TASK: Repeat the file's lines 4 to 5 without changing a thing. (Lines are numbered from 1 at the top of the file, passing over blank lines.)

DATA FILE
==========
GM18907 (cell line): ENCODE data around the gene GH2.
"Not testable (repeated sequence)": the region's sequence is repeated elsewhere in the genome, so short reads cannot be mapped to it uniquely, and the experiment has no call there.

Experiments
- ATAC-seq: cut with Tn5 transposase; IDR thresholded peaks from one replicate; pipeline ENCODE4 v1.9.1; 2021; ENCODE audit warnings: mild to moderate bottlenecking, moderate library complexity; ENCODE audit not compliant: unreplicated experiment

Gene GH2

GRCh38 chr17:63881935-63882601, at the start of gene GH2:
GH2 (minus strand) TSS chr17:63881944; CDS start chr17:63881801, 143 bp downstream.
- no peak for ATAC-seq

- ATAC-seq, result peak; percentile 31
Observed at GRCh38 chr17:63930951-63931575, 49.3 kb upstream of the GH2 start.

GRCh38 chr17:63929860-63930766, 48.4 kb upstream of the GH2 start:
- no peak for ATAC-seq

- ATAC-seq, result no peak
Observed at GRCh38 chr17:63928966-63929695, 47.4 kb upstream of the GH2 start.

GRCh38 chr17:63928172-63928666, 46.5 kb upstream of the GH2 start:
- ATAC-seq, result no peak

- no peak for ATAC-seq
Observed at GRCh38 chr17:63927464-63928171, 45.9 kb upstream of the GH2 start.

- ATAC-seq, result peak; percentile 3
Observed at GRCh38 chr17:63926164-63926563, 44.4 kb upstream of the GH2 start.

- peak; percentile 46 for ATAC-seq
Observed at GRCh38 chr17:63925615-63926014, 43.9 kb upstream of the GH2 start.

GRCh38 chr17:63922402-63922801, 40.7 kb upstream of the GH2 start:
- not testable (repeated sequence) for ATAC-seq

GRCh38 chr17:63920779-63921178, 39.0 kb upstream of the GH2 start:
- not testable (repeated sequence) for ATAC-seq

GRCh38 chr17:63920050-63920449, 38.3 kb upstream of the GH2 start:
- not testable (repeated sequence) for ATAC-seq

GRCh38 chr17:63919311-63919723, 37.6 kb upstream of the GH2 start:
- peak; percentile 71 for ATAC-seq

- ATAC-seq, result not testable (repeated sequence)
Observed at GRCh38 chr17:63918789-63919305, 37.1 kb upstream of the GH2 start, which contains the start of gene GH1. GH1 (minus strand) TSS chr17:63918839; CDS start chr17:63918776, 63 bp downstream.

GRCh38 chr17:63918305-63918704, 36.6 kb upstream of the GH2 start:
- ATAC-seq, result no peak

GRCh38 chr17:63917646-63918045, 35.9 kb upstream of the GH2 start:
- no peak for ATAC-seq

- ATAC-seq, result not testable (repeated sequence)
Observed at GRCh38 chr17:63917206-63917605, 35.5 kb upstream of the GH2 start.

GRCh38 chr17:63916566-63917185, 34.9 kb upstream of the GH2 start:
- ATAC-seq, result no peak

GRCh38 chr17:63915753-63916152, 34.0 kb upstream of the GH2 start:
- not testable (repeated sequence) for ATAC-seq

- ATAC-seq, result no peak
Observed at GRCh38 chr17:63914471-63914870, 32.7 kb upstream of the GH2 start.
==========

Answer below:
- ATAC-seq: cut with Tn5 transposase; IDR thresholded peaks from one replicate; pipeline ENCODE4 v1.9.1; 2021; ENCODE audit warnings: mild to moderate bottlenecking, moderate library complexity; ENCODE audit not compliant: unreplicated experiment

Gene GH2